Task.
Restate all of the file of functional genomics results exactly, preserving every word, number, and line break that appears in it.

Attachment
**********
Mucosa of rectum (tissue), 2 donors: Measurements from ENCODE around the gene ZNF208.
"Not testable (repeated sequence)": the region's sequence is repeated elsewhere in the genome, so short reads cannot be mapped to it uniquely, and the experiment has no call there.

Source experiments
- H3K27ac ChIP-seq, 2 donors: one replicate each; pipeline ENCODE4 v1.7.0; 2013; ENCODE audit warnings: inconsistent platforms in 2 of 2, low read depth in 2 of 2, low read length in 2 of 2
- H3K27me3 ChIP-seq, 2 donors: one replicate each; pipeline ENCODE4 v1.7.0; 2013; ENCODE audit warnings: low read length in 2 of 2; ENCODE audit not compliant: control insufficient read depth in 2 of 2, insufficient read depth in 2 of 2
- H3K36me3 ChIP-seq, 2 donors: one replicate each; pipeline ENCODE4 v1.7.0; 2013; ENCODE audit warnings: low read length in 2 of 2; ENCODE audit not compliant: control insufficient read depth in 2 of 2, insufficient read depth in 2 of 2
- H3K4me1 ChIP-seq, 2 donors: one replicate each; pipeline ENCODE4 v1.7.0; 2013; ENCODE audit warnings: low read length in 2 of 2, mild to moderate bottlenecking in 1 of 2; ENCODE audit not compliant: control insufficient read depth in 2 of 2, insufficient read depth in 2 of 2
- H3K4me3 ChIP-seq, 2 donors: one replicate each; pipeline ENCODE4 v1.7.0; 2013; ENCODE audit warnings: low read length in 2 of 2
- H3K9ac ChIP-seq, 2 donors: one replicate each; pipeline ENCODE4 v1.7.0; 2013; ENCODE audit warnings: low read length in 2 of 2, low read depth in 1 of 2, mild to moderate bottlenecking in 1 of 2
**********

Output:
Mucosa of rectum (tissue), 2 donors: Measurements from ENCODE around the gene ZNF208.
"Not testable (repeated sequence)": the region's sequence is repeated elsewhere in the genome, so short reads cannot be mapped to it uniquely, and the experiment has no call there.

Source experiments
- H3K27ac ChIP-seq, 2 donors: one replicate each; pipeline ENCODE4 v1.7.0; 2013; ENCODE audit warnings: inconsistent platforms in 2 of 2, low read depth in 2 of 2, low read length in 2 of 2
- H3K27me3 ChIP-seq, 2 donors: one replicate each; pipeline ENCODE4 v1.7.0; 2013; ENCODE audit warnings: low read length in 2 of 2; ENCODE audit not compliant: control insufficient read depth in 2 of 2, insufficient read depth in 2 of 2
- H3K36me3 ChIP-seq, 2 donors: one replicate each; pipeline ENCODE4 v1.7.0; 2013; ENCODE audit warnings: low read length in 2 of 2; ENCODE audit not compliant: control insufficient read depth in 2 of 2, insufficient read depth in 2 of 2
- H3K4me1 ChIP-seq, 2 donors: one replicate each; pipeline ENCODE4 v1.7.0; 2013; ENCODE audit warnings: low read length in 2 of 2, mild to moderate bottlenecking in 1 of 2; ENCODE audit not compliant: control insufficient read depth in 2 of 2, insufficient read depth in 2 of 2
- H3K4me3 ChIP-seq, 2 donors: one replicate each; pipeline ENCODE4 v1.7.0; 2013; ENCODE audit warnings: low read length in 2 of 2
- H3K9ac ChIP-seq, 2 donors: one replicate each; pipeline ENCODE4 v1.7.0; 2013; ENCODE audit warnings: low read length in 2 of 2, low read depth in 1 of 2, mild to moderate bottlenecking in 1 of 2